Steven Spielberg’s post-1980s film career as he juggled big budget box office blockbusters (Jurassic Park) with obvious bids for Academy Award validation (Amistad). It has been the more offbeat films, like Munich (2008) and Catch Me If You Can (2002) that I’ve preferred over the likes of Schindler’s List (1993) and Saving Private Ryan (1998). To me, Catch Me If You Can has a looser, more freewheeling feel to it reminiscent of Spielberg’s earlier films, like The Sugarland Express (1974) or Jaws (1975). The film is based on the life of Frank Abagnale Jr., a clever con man who managed to steal millions of dollars during the 1960s and 1970s by convincingly assuming the identity of a Pan American World Airways pilot, a Georgia doctor and a Louisiana lawyer – all before his 19th birthday. He would become the youngest person ever placed on the FBI’s Most Wanted List. Not only did Catch Me feature a more playful Spielberg, but demonstrated Leonardo DiCaprio’s genuine acting chops – something he hadn’t really done since What’s Eating Gilbert Grape (1993). The film began a terrific run for the young actor who went on to star in films directed by Martin Scorsese, Ridley Scott and Christopher Nolan.
The ‘60s style animated opening credits, accompanied by John Williams’ jazzy, atmospheric score, establish a fantastic retro vibe right from the get-go. It has the look and feel of a vintage Saul Bass credits sequence while anticipating the like-minded opening credits for the also ‘60s-set television show Mad Men. Catch Me If You Can cleverly begins during a T.V. game show To Tell the Truth where the announcer gives us a thumbnail sketch of Frank’s exploits and has us (and the game show audience) guess who is the real Frank out of three men claiming to be him. Of course, it is Leonardo DiCaprio but the irony here is that he’s on a game show where contestants have to guess his identity while the FBI had to do it for real. We flashback to Christmas Eve, 1969 and a sick, disheveled Frank (DiCaprio) is rotting away in a French prison. How did he get here? Why does he look so awful? What is this guy’s story? The film takes us back to 1963 and the beginning of Frank’s story.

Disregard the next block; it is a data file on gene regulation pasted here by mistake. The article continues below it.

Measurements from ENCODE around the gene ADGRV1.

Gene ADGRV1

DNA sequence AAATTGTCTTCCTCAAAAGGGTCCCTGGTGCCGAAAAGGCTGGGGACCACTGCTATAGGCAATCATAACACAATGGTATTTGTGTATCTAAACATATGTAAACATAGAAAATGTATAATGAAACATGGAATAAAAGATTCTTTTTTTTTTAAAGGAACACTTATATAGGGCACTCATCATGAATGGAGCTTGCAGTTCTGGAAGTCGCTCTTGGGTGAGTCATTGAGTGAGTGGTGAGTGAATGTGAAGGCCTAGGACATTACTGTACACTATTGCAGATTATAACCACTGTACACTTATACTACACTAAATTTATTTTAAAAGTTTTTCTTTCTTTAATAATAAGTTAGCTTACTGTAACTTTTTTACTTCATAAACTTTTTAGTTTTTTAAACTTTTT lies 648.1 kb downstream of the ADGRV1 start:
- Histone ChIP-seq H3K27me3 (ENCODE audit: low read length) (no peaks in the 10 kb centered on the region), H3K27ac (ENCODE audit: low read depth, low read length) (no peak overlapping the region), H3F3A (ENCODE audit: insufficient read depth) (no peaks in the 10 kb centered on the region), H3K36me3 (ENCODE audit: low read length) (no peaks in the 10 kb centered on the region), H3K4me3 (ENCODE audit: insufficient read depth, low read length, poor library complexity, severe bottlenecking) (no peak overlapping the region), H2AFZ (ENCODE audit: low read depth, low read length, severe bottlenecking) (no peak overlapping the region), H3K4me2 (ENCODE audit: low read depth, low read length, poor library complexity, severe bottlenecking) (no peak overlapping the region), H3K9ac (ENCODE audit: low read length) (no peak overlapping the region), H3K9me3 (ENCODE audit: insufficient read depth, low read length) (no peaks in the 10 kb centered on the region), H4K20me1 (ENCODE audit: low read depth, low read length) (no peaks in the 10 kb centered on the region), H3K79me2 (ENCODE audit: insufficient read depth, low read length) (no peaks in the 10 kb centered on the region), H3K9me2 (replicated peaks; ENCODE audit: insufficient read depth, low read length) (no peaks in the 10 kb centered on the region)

He comes from a good home and nice parents – Frank, Sr. (Christopher Walken) and Paula (Nathalie Baye) – that clearly love him and each other. We see the inspiration for Frank’s future endeavors in his father who, early on, impresses his son by using his charisma to convince a sales lady to open a suit store early by concocting a story about an impending funeral. He then has his son pose as his chauffeur in order to impress a bank. That, however, does not work and Frank’s father has to sell their car and their home and move into a smaller one because he owes money to the IRS. And then, one fateful day, Frank’s father opens a bank account for his son and gives him a book of checks thus giving him the means to create his own fortune and his own destiny.
On his first day at school, he’s mistaken for a substitute teacher and goes with it just so he can get revenge on a bully but then continues the charade for an entire week! This incident, and the discovery that his mother is having an affair resulting in his parents getting a divorce, leaves Frank lost and disillusioned as the safe, idyllic existence he once knew is now gone. It is this lack of identity and security that inspires him to pose as other people in successful professions like airplane pilots and doctors. It’s an obvious reaction to his father’s failure to restore his family’s former way of life.
Tom Hanks), an expert at identifying bank fraud and check forgers. He makes it his mission in life to catch Frank after he humiliates him during their first encounter.